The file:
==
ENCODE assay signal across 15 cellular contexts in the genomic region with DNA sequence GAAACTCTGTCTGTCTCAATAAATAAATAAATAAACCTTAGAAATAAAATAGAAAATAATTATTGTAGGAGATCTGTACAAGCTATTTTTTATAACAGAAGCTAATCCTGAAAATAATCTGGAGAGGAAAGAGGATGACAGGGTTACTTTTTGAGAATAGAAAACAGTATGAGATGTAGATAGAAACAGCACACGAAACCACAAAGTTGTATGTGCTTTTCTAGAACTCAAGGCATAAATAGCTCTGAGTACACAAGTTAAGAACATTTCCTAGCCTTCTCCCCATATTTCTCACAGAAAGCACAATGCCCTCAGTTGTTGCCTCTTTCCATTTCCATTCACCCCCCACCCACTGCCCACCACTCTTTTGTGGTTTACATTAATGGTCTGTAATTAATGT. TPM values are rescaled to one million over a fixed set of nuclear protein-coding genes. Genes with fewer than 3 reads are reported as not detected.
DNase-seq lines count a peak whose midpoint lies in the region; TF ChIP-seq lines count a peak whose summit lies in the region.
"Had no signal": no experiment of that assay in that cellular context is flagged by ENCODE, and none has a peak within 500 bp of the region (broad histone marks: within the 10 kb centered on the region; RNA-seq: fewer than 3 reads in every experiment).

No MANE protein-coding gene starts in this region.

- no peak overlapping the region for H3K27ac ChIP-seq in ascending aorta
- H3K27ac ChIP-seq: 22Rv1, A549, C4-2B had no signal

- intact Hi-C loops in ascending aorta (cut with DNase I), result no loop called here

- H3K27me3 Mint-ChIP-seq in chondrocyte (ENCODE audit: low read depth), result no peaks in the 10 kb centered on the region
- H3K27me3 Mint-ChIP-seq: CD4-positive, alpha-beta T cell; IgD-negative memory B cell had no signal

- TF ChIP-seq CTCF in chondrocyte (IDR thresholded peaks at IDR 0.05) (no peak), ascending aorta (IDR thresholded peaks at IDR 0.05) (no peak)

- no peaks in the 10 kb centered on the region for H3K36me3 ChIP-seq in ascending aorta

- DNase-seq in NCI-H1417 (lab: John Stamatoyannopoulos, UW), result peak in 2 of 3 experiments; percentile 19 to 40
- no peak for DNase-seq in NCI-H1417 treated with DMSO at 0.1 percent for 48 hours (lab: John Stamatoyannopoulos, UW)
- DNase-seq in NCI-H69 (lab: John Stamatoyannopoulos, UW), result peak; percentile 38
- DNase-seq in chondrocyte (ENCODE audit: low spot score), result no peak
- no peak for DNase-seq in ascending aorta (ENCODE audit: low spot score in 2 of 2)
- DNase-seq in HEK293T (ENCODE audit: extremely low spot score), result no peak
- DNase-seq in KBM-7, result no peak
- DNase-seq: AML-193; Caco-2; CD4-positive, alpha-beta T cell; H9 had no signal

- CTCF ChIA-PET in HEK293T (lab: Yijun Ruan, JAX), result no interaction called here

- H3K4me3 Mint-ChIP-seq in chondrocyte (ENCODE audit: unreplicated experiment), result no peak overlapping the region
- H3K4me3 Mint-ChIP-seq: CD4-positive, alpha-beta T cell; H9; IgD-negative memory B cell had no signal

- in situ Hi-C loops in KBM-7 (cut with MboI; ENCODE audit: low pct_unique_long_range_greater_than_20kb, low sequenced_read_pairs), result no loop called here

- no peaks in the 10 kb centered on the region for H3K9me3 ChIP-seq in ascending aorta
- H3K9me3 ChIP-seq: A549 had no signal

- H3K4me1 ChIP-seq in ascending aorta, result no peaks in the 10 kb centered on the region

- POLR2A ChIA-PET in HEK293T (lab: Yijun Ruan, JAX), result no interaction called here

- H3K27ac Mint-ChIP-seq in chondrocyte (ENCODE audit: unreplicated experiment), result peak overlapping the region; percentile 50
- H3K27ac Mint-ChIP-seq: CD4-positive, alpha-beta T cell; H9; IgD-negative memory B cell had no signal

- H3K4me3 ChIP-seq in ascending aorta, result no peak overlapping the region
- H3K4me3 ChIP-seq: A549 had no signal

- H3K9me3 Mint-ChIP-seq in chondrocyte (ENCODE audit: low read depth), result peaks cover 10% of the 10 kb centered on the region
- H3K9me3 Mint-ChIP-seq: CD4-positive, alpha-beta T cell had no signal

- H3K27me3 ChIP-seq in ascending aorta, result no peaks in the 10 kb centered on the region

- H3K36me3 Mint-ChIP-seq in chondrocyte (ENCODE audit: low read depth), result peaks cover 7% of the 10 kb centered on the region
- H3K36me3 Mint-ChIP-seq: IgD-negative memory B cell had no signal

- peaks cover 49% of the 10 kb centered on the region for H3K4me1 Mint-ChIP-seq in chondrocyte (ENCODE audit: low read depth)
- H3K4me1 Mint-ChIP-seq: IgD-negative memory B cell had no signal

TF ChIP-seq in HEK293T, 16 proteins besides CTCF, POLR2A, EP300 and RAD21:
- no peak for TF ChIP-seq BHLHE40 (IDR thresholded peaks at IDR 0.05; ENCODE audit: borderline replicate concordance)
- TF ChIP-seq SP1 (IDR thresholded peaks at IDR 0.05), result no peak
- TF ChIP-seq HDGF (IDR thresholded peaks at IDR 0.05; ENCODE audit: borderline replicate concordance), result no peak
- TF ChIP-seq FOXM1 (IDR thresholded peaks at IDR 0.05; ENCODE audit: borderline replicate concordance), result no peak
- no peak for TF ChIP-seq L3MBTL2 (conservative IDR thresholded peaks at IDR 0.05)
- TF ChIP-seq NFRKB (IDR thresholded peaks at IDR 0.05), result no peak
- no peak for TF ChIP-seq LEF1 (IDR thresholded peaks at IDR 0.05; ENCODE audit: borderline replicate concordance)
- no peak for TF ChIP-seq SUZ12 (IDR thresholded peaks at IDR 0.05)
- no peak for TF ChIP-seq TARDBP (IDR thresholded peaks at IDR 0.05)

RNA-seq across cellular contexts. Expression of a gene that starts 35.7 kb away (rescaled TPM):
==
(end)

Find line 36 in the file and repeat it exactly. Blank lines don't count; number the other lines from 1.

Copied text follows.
- H3K36me3 Mint-ChIP-seq: IgD-negative memory B cell had no signal